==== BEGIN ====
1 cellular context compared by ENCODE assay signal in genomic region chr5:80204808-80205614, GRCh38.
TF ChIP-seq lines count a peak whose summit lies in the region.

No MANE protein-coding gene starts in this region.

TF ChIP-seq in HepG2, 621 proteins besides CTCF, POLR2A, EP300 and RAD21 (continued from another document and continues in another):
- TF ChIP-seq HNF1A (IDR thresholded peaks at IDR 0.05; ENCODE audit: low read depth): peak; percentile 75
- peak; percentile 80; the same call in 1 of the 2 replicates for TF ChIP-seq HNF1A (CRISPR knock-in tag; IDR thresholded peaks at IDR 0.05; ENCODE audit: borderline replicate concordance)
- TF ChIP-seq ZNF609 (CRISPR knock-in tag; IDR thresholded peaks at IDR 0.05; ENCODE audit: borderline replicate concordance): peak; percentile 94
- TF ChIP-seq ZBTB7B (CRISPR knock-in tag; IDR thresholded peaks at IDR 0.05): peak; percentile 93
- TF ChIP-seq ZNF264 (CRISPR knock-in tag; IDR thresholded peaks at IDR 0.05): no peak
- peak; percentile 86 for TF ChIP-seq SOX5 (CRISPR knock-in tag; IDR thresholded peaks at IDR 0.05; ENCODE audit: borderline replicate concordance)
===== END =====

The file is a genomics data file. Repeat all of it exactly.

1 cellular context compared by ENCODE assay signal in genomic region chr5:80204808-80205614, GRCh38.
TF ChIP-seq lines count a peak whose summit lies in the region.

No MANE protein-coding gene starts in this region.

TF ChIP-seq in HepG2, 621 proteins besides CTCF, POLR2A, EP300 and RAD21 (continued from another document and continues in another):
- TF ChIP-seq HNF1A (IDR thresholded peaks at IDR 0.05; ENCODE audit: low read depth): peak; percentile 75
- peak; percentile 80; the same call in 1 of the 2 replicates for TF ChIP-seq HNF1A (CRISPR knock-in tag; IDR thresholded peaks at IDR 0.05; ENCODE audit: borderline replicate concordance)
- TF ChIP-seq ZNF609 (CRISPR knock-in tag; IDR thresholded peaks at IDR 0.05; ENCODE audit: borderline replicate concordance): peak; percentile 94
- TF ChIP-seq ZBTB7B (CRISPR knock-in tag; IDR thresholded peaks at IDR 0.05): peak; percentile 93
- TF ChIP-seq ZNF264 (CRISPR knock-in tag; IDR thresholded peaks at IDR 0.05): no peak
- peak; percentile 86 for TF ChIP-seq SOX5 (CRISPR knock-in tag; IDR thresholded peaks at IDR 0.05; ENCODE audit: borderline replicate concordance)